Trusted answers to developer questions
Trusted Answers to Developer Questions

Related Tags

rust
data types
limitations

What are data types and their limitations in Rust?

Educative Team

Overview

Each programming language has its primitive data types. These primitive data types are also known as built-in types, which work as the base building blocks in every program. A data type is metadata, which means that a data type specifies what kind of data a variable is allowed to store in it.

Built-in types

Rust has its own primitive data types, just like other programming languages. Here is a list of the built-in data types in Rust:

  1. Boolean
  2. Integers (i8, i16, i32, i64, u8, u16, u32, u64)
  3. Floats (f32, f64)
  4. Characters

Syntax

This is the syntax that is used to declare a variable along with its data type:

let variable_name: <datatype> = Data_Value;

Code example 1

Each of the data types has its own rules and restrictions, which should be followed whenever we use them. Let’s look at the code example given below, which adds two numbers to see these restrictions in action:

// Main function
fn main()
{
    let number1 = 5;    // change this to a float OR
    let number2 = 2.2;  // change this to an integer
    println!("Number1 is : {}", number1);
    println!("Number2 is : {}", number2);
    println!("Number1+Number2 is equal to : {}", number1+number2)
}
Limitations of default primitive data types in Rust

Code explanation

  • Lines 4–5: We declare two variables and provide values to them.
  • Lines 6–7: We print both the declared variables.
  • Line 8: We print the sum of both the variables.

The program failed to run in the code widget above. The reason behind this failure is the data type of both the variables. However, the values of both the variables are numbers and we didn’t specify their data types, so why is the program throwing an error?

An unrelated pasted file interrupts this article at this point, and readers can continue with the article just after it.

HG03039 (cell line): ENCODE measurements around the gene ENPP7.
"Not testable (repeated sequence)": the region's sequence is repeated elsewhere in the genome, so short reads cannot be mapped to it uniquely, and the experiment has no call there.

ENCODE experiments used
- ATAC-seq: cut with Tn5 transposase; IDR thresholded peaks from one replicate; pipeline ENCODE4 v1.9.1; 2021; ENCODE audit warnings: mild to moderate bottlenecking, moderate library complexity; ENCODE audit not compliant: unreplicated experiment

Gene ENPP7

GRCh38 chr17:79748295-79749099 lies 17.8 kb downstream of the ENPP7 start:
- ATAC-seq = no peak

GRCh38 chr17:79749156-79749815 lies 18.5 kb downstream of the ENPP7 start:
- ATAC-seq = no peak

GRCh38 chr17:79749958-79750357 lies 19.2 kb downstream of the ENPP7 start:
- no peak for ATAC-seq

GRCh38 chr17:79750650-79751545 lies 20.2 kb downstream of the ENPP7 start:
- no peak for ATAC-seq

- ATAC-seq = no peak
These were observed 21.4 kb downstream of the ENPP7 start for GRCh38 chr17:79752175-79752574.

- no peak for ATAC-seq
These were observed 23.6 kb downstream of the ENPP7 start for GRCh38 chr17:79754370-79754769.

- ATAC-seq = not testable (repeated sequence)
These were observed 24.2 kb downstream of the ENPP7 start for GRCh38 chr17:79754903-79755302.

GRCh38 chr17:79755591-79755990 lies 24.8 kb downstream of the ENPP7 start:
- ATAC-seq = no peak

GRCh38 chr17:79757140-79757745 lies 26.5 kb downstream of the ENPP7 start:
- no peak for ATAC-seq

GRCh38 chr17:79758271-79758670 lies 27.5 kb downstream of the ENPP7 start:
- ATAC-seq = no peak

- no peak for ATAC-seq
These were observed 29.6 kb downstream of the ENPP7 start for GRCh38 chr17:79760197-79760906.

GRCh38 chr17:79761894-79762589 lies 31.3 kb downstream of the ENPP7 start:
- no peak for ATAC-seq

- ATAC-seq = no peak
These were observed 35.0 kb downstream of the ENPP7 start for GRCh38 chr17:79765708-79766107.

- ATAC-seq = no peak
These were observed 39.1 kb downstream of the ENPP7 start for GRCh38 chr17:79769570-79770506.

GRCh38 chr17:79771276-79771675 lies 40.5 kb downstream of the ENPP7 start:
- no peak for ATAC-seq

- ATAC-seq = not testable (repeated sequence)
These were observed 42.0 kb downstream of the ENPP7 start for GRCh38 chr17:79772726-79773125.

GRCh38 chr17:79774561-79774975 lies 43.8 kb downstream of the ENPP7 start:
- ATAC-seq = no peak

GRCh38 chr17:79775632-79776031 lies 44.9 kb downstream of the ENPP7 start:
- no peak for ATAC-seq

To get rid of this error, we will change the value of number2 to an integer, or change number1 to a float type. Once the variables are of the same data type, the code will sum them up.

Whenever we declare a variable without specifying its data type, Rust automatically specifies the variable’s data type according to its input type.

Code example 2

// Main function
fn main()
{
    let number1: i32 = 5;   // change to i64 OR
    let number2: i64 = 2;   // change to i32
    println!("Number1 is : {}", number1);
    println!("Number2 is : {}", number2);
    println!("Number1+Number2 is equal to : {}", number1+number2)
}
Limitations of off-shoots of an identical data type in Rust

Code explanation

In the code given above, we use the integer data type for the both variables, but Rust still throws an error. This is because Rust never performs arithmetic operations on variables that belong to non-identical data types or offshoots of identical data types.

To get rid of the error in the code, we will change the data type of number2 from i64 to i32, or vice versa for number1.

RELATED TAGS

rust
data types
limitations
Copyright ©2022 Educative, Inc. All rights reserved
RELATED COURSES

View all Courses

Keep Exploring